Beyond Brand Martha

Mar 11, 2004

By D.
Wendal Attig

If you’re Kmart and you were counting on Martha Stewart to continue pulling your brand position up a notch in the retail space, you’re scrambling right now. What to do with all
of the merchandise on the shelf? What about the values of the company and your own Business Code of Ethics? What about protecting your store and core brands? What about followers
of the Martha Stewart Everyday product lines that appear to consume 40+% of the shelf space inside neighborhood “Big Kmarts”?

What about Martha?

She actually seems to be of secondary concern. In fact, she’ll personally be fine whether or not the appeal process is good to her.

Sure Martha Stewart Living took a hit when the diva of how-to television got the guilty verdict from the jury, but word has it the company has $170-million in cash reserves to
work with while they sort things out.

But what about Martha personally?

Martha’s personal fortune has reportedly suffered a $250-million loss due to the dive in market value of her stock. But before you take that to heart, keep in mind that she’ll
have plenty of time in the tank to think about how to spend the remaining $320-million.

So, what about Kmart?

Kmart’s own 2003 Business Code of Ethics States, “Kmart Management Corporation and Kmart Corporation (collectively “Kmart”) values honesty, integrity and adherence to the
highest ethical standards.”
Now the company finds the champion of their largest assortment of merchandise from garden hoes to bath towels and wall paint in trouble with the
law. Now what?

What about the associated integrity of the brand?

The quality of the merchandise certainly hasn’t changed just because a jury made a decision about Martha’s immediate future. The shelves in more than 1,500 stores in 49 states
are stocked with a pipeline of Martha Stewart products that continue streaming into these locations on a weekly basis where more than 158,000 employees try to make sense of it
all—if they can.

But in the face of this latest development, what about Kmart’s brand management?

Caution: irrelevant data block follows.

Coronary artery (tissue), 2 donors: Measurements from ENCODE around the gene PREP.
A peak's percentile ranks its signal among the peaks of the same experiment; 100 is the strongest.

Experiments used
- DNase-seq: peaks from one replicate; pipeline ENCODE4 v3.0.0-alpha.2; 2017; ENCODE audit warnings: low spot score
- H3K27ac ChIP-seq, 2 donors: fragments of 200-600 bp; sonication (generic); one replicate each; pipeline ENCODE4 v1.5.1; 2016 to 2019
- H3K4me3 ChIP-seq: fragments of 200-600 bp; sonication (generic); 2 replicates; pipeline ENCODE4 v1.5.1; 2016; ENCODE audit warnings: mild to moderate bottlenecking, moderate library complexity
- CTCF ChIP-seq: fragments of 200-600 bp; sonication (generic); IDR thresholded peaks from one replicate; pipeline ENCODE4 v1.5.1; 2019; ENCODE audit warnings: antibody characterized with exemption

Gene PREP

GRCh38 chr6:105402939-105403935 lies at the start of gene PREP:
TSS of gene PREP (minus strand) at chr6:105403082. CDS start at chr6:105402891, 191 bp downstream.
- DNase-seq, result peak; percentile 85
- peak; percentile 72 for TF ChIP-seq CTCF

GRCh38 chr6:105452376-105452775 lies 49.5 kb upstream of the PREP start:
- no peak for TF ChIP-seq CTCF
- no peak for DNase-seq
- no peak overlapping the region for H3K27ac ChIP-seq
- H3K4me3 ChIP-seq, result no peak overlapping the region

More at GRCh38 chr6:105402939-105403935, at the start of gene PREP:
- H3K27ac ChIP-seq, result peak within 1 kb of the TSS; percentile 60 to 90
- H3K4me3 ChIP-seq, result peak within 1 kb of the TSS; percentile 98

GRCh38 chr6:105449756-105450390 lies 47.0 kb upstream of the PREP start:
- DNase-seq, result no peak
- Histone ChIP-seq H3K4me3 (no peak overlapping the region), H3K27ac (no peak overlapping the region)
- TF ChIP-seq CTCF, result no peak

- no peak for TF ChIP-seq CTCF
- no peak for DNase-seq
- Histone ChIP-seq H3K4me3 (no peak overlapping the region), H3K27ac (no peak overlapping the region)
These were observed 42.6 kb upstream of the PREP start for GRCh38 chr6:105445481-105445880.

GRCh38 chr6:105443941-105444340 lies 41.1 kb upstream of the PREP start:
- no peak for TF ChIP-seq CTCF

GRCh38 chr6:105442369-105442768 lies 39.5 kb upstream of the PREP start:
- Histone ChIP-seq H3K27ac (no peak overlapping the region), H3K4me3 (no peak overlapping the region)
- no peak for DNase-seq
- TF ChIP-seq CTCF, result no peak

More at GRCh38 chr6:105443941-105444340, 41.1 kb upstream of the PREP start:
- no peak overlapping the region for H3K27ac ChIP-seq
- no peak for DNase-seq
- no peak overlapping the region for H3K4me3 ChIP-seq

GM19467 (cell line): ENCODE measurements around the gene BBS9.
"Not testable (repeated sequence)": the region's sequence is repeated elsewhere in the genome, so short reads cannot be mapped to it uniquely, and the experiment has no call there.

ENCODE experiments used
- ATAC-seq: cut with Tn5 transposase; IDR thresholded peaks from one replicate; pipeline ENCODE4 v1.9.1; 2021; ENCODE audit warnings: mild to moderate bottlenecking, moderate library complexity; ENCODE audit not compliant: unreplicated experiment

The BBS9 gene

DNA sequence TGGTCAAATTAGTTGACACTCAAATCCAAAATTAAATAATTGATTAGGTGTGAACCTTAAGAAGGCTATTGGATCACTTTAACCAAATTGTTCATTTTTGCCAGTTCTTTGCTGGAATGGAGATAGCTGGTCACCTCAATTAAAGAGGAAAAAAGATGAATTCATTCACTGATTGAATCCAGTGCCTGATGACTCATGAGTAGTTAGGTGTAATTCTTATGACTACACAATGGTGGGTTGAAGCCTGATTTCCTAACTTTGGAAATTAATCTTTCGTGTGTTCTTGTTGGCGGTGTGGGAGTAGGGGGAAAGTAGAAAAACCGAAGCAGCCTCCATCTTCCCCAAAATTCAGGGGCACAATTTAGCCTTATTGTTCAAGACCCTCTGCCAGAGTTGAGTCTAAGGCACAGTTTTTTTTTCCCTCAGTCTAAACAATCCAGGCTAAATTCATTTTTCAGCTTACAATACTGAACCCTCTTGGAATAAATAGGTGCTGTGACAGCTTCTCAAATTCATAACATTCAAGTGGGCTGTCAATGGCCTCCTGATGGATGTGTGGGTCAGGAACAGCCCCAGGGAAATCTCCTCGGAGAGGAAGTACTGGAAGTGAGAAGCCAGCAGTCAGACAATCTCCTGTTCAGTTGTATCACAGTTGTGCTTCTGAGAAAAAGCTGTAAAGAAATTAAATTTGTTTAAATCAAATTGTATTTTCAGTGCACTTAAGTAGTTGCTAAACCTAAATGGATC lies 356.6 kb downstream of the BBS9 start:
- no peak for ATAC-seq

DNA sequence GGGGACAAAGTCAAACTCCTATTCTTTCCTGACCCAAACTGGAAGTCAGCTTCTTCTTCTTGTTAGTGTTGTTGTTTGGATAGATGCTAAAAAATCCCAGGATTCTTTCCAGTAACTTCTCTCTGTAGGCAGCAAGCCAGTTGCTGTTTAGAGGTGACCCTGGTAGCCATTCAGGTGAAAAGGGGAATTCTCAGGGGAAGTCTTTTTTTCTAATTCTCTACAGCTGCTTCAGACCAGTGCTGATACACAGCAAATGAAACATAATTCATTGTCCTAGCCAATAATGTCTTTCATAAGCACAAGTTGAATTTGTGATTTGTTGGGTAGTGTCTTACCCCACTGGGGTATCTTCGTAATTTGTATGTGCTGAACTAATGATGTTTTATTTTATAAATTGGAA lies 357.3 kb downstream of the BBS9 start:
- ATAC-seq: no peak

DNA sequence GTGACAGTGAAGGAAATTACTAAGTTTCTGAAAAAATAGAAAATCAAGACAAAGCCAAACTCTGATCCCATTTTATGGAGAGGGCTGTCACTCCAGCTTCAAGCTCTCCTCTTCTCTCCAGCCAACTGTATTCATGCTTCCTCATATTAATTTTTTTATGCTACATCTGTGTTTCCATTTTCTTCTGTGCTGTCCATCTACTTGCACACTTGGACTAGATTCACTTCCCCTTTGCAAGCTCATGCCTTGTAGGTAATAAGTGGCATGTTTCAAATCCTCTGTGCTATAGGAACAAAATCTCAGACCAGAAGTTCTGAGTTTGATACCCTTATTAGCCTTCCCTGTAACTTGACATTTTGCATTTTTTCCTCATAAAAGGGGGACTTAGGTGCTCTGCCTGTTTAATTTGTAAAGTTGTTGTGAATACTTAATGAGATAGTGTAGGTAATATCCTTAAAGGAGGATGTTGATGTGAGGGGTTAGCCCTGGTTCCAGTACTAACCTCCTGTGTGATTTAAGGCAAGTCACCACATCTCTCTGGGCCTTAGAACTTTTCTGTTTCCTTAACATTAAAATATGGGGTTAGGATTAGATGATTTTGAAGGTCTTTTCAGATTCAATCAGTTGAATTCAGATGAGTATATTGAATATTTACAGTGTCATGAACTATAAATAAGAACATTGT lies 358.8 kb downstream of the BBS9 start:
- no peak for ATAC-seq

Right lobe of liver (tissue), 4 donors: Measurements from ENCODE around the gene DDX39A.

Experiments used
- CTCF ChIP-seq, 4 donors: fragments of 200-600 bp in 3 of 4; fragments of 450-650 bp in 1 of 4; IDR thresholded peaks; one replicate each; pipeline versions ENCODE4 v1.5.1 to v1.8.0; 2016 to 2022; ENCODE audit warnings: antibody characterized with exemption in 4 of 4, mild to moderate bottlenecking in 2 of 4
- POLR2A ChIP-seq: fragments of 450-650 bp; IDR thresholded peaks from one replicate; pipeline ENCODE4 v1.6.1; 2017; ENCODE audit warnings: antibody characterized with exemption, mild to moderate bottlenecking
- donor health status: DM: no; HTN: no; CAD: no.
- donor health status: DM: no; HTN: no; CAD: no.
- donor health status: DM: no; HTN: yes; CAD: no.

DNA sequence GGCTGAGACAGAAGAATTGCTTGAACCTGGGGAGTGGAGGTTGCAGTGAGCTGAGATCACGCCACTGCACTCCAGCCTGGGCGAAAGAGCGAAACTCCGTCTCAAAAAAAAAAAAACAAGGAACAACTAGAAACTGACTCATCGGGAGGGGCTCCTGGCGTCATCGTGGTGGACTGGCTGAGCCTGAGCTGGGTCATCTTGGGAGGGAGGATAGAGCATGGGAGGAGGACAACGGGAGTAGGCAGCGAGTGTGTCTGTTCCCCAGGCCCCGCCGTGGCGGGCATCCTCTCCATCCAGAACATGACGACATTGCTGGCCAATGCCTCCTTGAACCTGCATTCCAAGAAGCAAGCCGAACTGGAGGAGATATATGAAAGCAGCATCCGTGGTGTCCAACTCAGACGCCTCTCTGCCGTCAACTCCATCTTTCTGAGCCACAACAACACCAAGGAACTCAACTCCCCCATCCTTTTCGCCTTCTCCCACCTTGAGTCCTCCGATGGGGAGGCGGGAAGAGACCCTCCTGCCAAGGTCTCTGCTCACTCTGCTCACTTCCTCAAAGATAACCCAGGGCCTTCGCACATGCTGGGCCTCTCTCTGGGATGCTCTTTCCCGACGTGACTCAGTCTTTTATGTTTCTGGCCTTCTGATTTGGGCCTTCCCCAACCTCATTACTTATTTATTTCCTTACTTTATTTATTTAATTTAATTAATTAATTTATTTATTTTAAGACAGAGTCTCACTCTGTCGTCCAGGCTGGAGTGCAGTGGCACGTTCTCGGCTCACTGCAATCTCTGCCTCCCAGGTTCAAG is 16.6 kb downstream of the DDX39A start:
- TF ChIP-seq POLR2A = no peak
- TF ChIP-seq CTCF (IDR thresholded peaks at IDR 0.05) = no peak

No question, it is decision-time. Kmart employees are watching carefully to see what the company’s new Senior Vice President, Chief Apparel Officer, John D. Goodman (just in
from 11 years at the GAP) is going to do. You can be sure that he and CEO Julian Day are huddling on this one. Goodman, who just came to Kmart in December of 2003 is no doubt
facing his first crisis in the company even though he doesn’t work directly on the Martha Stewart Everyday lines.

If Goodman is a true leader in his field and worth his own weight in integrity, you can bet he’ll argue to dump the Martha Stewart products as quickly as possible.

Even though Martha Stewart Everyday doesn’t involve apparel, big John’s got a lot at stake and so does his boss. Here’s why:

  • If they keep Martha’s products in the line-up, they run the risk of sending a message to associates that the Kmart Business Code of Ethics is simply fluff—potentially triggering
    a serious breach of trust between those employees and key management.

  • If they keep Martha on the shelf, they have to risk a negative affect on the perception of integrity for the other named store and independent brands like: THALIA SODI, JACLYN
    SMITH, JOE BOXER, KATHY IRELAND and SESAME STREET. (The latter list of brands is mostly apparel.)

  • The independent brands no doubt have their own concerns, as well they should.

  • If the company makes a decision NOT to replace Martha’s products, they run the risk of creating customer perception that honesty is not valued by one of America’s largest

If I was coaching Kmart’s senior staff through this brand crisis, I would recommend that one of the strongest PR moves they could make in the market would be to take the high
road, expressing their regrets that the Martha Stewart Everyday line would have to be replaced, but announcing that the decision is being made to honor the integrity that Kmart
employees display everyday. (The public is in a mood to honor that commitment.)

Next, I would recommend offering all of the current MSE merchandise at clearance prices, driving traffic into the stores.

And I would recommend that they publicly promise to introduce fresh, replacement products quickly that will meet the standards of excellence and integrity that Kmart customers
have come to expect.

Unquestionably, the company will have to jump through some hoops to execute a plan like this, but the payoff could have a significant impact on customer opinion and be so much
more effective than struggling with a will she- won’t she brand affected by a customer-driven jury.

At the end of the day, if the management team at Kmart believes the company has a future, they have to work toward customer preference for the Kmart brand shopping experience–
far more important than preference for the Martha Stewart Everyday product line-up.

Kmart is a brand beyond Brand Martha. How senior management leads the brand today will determine its success in the future—with or without the help of the puce green
Martha label.

Moderator’s Comment: Should Kmart follow D. Wendal Attig’s advice concerning the Martha
Stewart Everyday brand?

We have to admit up till now being in the “who cares as long as the stuff is selling” camp.

We find D. Wendal Attig’s arguments convincing and thank him for reminding us that while doing the right thing may not be easy, it still needs to be done.
Anderson – Moderator

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